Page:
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Director Spotlight: Sarah Jacobson

Often referred to as the “queen of underground cinema,” Sarah Jacobson was a pioneer for women in film. With her ultra-low-budget shorts and feminist sentiments, Jacobson’s films are even more relevant today. Her unique style utilizes grunge and punk aesthetics of the mid to early 90s, often fashioning time capsules of rebellion.

Making a Name – Road Movie (Or – What I Learned in a Buick Station Wagon) (1991)

Frequently overlooked because she was a young female filmmaker, one of the only ways Jacobson could advertise her work was through shameless self-promotion. She and her mother, a producer for many of her flicks, traveled around the country via station wagon to distribute the films and promote them at various festivals, hence the name “Station Wagon Productions” (Savlov 2004).

Those experiences spawned Jacobson’s first film under her production company, and second film ever, called Road Movie (Or- What I learned in a Buick Station Wagon) (1991). It follows a young female filmmaker (likely a self-insert character) who takes a road trip from Minnesota to New York City to escape the criticism of her teachers and peers. Most of the short is filmed in her Buick Station Wagon with out-the-window shots. The film is less about the destination and more about reflecting on why she left in the first place. It also features punk and grunge music from various underground bands of the time, contributing to the unique aesthetic of Jacobson’s films.

Development – I Was a Teenage Serial Killer (1993)

Sarah Jacobson studied film at the San Francisco Art Institute. At nineteen years old, she began collaborating with her professor George Kuchar, a fellow underground filmmaker, to make I Was a Teenage Serial Killer, which premiered at the Chicago International Film Festival in 1993. It was Jacobson’s first major short film and followed a 19-year-old girl who grows sick of sexist men and decides to murder them. For a “zero budget” short film, it’s impressive the detail that went into each scene. I Was a Teenage Serial Killer was released through her own production company, Station Wagon Productions (Hernandez 2004).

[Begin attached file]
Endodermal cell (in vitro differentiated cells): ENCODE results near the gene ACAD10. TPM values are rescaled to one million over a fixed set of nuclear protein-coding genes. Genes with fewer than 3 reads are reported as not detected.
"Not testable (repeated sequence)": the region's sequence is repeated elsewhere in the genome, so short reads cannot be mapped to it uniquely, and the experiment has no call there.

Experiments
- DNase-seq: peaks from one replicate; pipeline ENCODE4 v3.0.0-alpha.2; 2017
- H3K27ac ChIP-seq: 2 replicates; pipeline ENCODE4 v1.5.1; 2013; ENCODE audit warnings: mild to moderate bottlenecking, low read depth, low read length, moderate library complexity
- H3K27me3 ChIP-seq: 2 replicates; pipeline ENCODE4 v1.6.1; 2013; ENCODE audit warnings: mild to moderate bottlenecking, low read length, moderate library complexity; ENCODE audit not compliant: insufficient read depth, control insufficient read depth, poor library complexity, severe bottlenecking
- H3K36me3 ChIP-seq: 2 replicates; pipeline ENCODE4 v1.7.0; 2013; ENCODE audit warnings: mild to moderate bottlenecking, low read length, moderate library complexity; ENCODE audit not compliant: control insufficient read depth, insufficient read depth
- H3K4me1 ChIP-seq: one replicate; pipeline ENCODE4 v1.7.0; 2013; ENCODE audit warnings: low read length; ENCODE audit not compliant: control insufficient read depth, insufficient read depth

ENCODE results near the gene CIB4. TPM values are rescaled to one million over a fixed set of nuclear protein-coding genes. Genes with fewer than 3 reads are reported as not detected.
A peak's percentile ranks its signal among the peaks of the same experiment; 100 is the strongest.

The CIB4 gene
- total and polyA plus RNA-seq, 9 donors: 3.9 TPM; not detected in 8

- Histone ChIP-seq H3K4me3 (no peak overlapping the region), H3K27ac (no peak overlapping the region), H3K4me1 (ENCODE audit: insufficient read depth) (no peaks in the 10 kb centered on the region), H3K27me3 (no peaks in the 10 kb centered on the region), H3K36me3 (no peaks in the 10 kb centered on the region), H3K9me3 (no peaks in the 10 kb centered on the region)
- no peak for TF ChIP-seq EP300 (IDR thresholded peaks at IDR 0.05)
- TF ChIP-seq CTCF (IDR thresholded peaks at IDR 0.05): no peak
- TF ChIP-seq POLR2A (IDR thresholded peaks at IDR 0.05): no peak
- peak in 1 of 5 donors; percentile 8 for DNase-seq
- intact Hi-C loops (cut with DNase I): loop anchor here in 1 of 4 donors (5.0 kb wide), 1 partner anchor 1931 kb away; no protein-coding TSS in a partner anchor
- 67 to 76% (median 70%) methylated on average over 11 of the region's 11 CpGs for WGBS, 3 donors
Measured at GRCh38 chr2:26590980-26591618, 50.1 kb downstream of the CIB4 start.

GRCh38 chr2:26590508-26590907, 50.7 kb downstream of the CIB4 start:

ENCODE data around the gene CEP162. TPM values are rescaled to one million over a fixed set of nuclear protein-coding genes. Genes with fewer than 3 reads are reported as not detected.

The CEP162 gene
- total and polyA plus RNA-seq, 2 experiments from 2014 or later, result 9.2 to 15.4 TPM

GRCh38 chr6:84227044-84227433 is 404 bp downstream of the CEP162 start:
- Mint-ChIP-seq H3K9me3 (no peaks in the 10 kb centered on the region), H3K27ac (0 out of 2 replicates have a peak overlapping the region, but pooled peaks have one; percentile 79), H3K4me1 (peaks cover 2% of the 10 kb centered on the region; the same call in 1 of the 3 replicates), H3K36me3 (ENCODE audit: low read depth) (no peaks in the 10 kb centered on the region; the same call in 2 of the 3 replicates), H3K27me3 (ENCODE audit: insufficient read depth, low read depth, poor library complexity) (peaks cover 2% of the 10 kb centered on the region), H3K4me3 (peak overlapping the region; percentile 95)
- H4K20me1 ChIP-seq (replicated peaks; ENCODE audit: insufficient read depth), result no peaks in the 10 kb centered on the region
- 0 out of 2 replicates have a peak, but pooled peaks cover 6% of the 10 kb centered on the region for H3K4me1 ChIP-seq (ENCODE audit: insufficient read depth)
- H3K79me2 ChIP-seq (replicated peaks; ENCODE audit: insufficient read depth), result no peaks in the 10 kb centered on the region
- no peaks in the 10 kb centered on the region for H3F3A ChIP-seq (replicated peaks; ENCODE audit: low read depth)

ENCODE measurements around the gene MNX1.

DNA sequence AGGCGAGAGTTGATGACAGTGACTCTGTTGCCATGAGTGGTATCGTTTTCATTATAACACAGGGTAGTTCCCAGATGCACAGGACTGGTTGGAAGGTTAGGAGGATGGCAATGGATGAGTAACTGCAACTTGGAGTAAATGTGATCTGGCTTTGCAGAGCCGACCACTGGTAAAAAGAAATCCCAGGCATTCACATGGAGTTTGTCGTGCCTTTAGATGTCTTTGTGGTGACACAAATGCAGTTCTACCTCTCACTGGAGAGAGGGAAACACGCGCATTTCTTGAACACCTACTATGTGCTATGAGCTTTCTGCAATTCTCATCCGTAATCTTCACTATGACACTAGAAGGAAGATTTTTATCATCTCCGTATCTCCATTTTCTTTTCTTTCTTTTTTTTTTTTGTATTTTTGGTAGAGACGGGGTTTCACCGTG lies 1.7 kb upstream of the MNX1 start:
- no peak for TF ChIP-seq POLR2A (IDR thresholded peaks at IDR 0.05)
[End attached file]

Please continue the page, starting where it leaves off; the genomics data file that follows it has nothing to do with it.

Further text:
Style – Mary Jane’s Not a Virgin Anymore (1997):

Jacobson focused on a grungy, gritty aesthetic, primarily featuring similarly edgy female characters. Her films explored subjects that were considered taboo in the ’90s, such as sexuality, abortion, and gender identity (American Genre Film Archive). Her first and only feature-length film, Mary Jane’s Not a Virgin Anymore (1997), premiered at the Chicago Underground Film Festival in 1996, Sundance, and South by Southwest in 1997.

Mary Jane (Lisa Gerstein) is a suburban teenager who works at a movie theater in the inner city. The opening scenes show Mary Jane losing her virginity to Steve, the local sleazeball. The scene is incredibly uncomfortable as it is juxtaposed with a picturesque sex scene of two Hollywood actors.

However, that was not the only “risque” part of the film: Mary Jane’s co-worker is an openly bisexual woman, and her teenage friend gets pregnant and considers getting an abortion. The film received mixed reviews – some saw it as refreshing and sex-positive, while others felt it was far too open and preachy.

Jacobson’s Legacy

Unfortunately, Sarah Jacobson passed away in 2004 from endometrial cancer. She was an inspirational figure for women in the film industry, and her legacy continues to live on today. Her films beg the question of whether she could have been the next prominent female director or if she would've always remained under the radar. She paved the way for filmmakers like Josephine Decker and Eliza Hittman, whether they know it or not.

Due to her being the "queen of underground cinema," Jacobson’s films are somewhat hard to find. Mary Jane’s Not a Virgin Anymore, and I Was a Teenage Serial Killer are available on Tubi and YouTube. Road Movie and her first short, Sweet Miss: The Disco Years, are also available on YouTube.


American Genre Film Archive. (n.d.). The films of Sarah Jacobson. American Genre Film Archive. Retrieved July 6, 2022, from

Hernandez, E. (2004, February 18). Remembering DIY queen Sarah Jacobson, 1971-2004. IndieWire. Retrieved July 6, 2022, from

Savlov, M. (2004, February 27). In Memoriam: Sarah Jacobson. Sarah Jacobson - Screens - The Austin Chronicle. Retrieved July 6, 2022, from



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